For 5th and 6th grade, I was a walker/bus rider/car rider, just depending on my mood for the day. I lived just inside the bus zone, but still a very walkable distance from school. If I felt like riding the bus, I rode the bus. If I felt like walking, I would walk, usually with a friend who lived in the walk zone. Sometimes my friend would be running behind and I’d ride in the car with her and her family. Same for afternoons. Sometimes I would bus one way and walk the other. Not once was I, or my parents, ever questioned about my mode of transportation to and from school. There were no forms for my mother to sign to allow me to walk. I didn’t need her approval to walk instead of riding the bus any particular day.

    A bell rang, everyone went out of the school and somehow we all made it home safely every single day without the school needing to approve the mode of transportation, see that we got on the correct bus or make sure someone was there to pick us up.

  36. Donna March 8, 2012 at 9:10 am #

    “Some kids were shop lifting, wrestling and not behaving so well. Probably just a small minority of kids but it ticked off a small minority of business owners enough to complain”

    Fine. Contact the parents and complain. Call the police if you must. The SCHOOL doesn’t have the authority to control how kids get to and from school or what they do in their off-school hours. The only thing allowing the school to force kids to take the bus or a car or go any particular place is the parents acceptance of the rule.

    Nor do I think there is any legitimate way to enforce this rule. The school has no ability to hold kids hostage. What if all the parents decided to not pick up the kids? I’m sure CPS would be called but what are they going to do with 100 kids? Could parents have the administrators arrested for false imprisonment if they refused to release the children from school?

  37. CS March 8, 2012 at 9:48 am #

    What, exactly, are the punitive measures that a school can take? Once the bell rings, all bets are off and the kids can do as they please the second they step off the property. If a parent or 5 would counter demand that the school prove ‘en loco parentis’ outside of 1530 hours, the schools would be faced to show how asinine they are on public record.

  38. Heather G March 8, 2012 at 9:53 am #

    Wrestling isn’t a crime. Shop lifting is. However adults shop lift too, so should they be banned from the Village Green or would that be ridiculous? Deal with the children causing the problem, not have the school institute rules it has no right to enforce.

  39. CrazyCatLady March 8, 2012 at 10:21 am #

    So, parents with large vans and time should be signed up to (with parent permission of course) to pick up as many kids as will fit in the van, then drop them two feet over the boundary, holding up traffic if needed, to let all the kids out. Vehicle after vehicle doing this would be great.

    If the businesses don’t like the kids there, then ban them. If the kids don’t like being banned, they need to exert pressure on the “bad” kids to get them to behave. Yup, shopping is a privileged, as is the library.

  40. Jennifer J March 8, 2012 at 10:50 am #

    More craziness. I signed the petition.

  41. Librarymomma March 8, 2012 at 4:06 pm #

    I signed the petition and asked some of my friends on Facebook to do so, too. These kids are almost teenagers, and allowing them to spend unsupervised time in a safe place is great training for when, in a few short years, they will be driving or going to college. If the authorities allow them to drive or go to college.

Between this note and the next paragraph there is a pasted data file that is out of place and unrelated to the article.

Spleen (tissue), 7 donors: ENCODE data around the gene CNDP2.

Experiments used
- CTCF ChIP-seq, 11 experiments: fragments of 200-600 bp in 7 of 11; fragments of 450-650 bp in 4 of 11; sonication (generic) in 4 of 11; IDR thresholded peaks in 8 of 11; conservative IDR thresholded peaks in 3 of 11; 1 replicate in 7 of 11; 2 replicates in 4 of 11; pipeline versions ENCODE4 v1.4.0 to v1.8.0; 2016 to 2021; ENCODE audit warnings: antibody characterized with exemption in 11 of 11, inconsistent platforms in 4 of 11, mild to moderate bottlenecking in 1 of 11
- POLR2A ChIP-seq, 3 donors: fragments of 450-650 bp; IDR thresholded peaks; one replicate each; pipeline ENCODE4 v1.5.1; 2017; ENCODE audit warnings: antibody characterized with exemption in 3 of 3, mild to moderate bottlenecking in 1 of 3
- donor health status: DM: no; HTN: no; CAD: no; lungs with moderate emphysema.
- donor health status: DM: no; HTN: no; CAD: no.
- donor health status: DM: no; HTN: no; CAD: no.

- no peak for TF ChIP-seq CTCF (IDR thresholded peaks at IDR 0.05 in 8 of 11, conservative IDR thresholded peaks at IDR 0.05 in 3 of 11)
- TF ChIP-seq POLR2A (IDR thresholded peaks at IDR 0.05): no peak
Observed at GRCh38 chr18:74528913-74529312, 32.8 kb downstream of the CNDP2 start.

I live in L.A., and every time I go to my local Whole Foods Market in the afternoon, I see crowds of kids (perhaps junior high age) shopping the the store, buying food and eating at the tables. And let me tell you, they might even have to cross a busy street to get there, and some of them are a bit noisy, but they are members of the community and have a right to be there just as much as I do. Allowing children to participate in daily activities and be around people of all ages is the true meaning of socialization, not sitting around a class room with 30 other people who are the same age as you are.

    I hope this ban is reversed soon. Children are a part of society, too.

  42. themommypsychologist March 8, 2012 at 4:14 pm #

    Sign petition. Check.

  43. Sharon March 8, 2012 at 9:45 pm #

    When my fourth grade daughter gets to play especially outdoors she is happy. Otherwise she is more snappy and harder to get along with. At her schoolon one of the last days of fifth grade the kids are dropped off (by bus) at a local pool and most walk back to school (about a mile) when it is over. I hope they let them do it otherwise I have to take a day off for her to go swimming.

  44. gap.runner March 8, 2012 at 10:19 pm #

    My son, who just turned 13, often reads this blog. His reaction to this story: “I’m glad I don’t live in the States. Are they really that crazy there?” Germany, where my son has spent his whole life, is still very free-range. I hope it stays that way.

    I hope that the people in Davidson come to their senses and reverse the ban.

  45. Susan March 8, 2012 at 10:56 pm #

    On the Amtrak thing – I bought Amtrak tickets online a couple of weeks ago, including adult and child tickets. Several times a message came up that children under 16 couldn’t travel without an adult. I thought this was odd since I had never received this message before, and I buy kids Amtrak tickets (with adult) a couple of times a year. Also, our neighbors send their boys, ages 10 & 12, alone on the Amtrak to visit relatives. (Maybe they caused trouble, and that was the reason for the rule change?)